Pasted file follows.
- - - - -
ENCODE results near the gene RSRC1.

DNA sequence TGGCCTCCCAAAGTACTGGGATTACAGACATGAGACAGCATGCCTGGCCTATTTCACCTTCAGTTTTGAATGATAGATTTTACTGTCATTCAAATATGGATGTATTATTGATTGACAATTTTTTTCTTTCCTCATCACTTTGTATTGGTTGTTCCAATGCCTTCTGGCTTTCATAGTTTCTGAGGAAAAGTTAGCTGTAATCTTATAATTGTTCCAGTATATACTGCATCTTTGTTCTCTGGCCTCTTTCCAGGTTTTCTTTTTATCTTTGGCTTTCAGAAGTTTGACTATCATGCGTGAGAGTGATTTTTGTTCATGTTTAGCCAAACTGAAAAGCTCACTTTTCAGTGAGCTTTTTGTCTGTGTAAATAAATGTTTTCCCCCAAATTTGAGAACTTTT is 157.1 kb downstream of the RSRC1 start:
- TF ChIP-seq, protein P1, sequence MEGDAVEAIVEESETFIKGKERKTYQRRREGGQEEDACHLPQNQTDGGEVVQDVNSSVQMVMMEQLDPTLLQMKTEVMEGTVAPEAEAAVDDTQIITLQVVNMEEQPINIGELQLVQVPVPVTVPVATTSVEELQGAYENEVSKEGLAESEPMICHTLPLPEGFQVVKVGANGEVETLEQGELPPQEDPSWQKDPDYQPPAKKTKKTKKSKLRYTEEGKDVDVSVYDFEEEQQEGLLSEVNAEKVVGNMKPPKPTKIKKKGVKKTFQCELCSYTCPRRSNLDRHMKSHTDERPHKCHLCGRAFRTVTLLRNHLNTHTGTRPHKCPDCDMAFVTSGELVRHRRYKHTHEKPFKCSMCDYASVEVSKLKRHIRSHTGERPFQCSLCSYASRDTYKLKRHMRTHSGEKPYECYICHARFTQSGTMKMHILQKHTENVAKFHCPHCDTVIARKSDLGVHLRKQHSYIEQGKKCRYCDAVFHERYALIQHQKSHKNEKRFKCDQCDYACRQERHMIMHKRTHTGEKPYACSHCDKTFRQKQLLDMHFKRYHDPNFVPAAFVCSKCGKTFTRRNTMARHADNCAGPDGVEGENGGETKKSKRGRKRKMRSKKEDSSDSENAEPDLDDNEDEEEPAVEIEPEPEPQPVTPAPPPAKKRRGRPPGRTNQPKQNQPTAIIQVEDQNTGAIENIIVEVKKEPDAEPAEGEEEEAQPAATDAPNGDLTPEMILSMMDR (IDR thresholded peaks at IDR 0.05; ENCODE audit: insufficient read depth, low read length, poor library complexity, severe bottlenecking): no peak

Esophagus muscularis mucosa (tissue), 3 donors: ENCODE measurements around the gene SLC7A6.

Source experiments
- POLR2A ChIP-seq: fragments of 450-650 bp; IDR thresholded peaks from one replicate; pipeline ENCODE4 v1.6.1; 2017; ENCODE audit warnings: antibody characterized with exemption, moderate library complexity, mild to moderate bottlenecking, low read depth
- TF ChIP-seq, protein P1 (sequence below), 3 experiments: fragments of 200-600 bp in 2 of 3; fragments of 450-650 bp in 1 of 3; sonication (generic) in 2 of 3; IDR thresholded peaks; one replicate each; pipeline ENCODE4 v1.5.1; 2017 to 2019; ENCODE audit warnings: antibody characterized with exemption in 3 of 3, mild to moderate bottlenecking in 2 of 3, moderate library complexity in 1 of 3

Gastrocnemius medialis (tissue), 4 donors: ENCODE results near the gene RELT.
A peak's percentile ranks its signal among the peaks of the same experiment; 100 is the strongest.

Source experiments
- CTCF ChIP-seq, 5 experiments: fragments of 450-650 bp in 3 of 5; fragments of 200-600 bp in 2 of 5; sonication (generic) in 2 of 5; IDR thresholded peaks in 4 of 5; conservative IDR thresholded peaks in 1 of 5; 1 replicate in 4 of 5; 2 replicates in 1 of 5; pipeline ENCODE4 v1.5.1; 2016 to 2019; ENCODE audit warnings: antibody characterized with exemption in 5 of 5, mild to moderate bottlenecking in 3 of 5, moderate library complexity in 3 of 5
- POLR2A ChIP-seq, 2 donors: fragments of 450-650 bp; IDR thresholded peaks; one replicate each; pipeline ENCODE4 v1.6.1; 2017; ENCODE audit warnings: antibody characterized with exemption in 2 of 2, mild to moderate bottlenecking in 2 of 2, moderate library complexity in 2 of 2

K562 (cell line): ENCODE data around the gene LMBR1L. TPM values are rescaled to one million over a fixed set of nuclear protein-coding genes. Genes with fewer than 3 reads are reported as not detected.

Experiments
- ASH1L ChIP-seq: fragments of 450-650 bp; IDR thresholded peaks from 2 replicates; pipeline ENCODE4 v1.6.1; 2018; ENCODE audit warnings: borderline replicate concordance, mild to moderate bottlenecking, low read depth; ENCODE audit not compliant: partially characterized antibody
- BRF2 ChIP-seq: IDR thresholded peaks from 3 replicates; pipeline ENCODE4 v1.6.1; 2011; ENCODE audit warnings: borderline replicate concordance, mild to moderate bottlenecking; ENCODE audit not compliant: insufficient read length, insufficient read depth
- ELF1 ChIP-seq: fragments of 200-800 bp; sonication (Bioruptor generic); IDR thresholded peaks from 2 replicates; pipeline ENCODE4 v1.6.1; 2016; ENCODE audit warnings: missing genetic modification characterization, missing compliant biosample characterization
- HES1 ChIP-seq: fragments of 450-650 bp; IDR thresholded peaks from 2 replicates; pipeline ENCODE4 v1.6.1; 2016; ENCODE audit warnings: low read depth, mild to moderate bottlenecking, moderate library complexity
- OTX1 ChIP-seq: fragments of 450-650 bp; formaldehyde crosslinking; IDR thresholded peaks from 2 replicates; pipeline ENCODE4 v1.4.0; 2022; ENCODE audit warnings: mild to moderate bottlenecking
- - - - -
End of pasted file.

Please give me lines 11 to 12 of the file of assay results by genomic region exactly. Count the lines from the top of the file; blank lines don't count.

- CTCF ChIP-seq, 5 experiments: fragments of 450-650 bp in 3 of 5; fragments of 200-600 bp in 2 of 5; sonication (generic) in 2 of 5; IDR thresholded peaks in 4 of 5; conservative IDR thresholded peaks in 1 of 5; 1 replicate in 4 of 5; 2 replicates in 1 of 5; pipeline ENCODE4 v1.5.1; 2016 to 2019; ENCODE audit warnings: antibody characterized with exemption in 5 of 5, mild to moderate bottlenecking in 3 of 5, moderate library complexity in 3 of 5
- POLR2A ChIP-seq, 2 donors: fragments of 450-650 bp; IDR thresholded peaks; one replicate each; pipeline ENCODE4 v1.6.1; 2017; ENCODE audit warnings: antibody characterized with exemption in 2 of 2, mild to moderate bottlenecking in 2 of 2, moderate library complexity in 2 of 2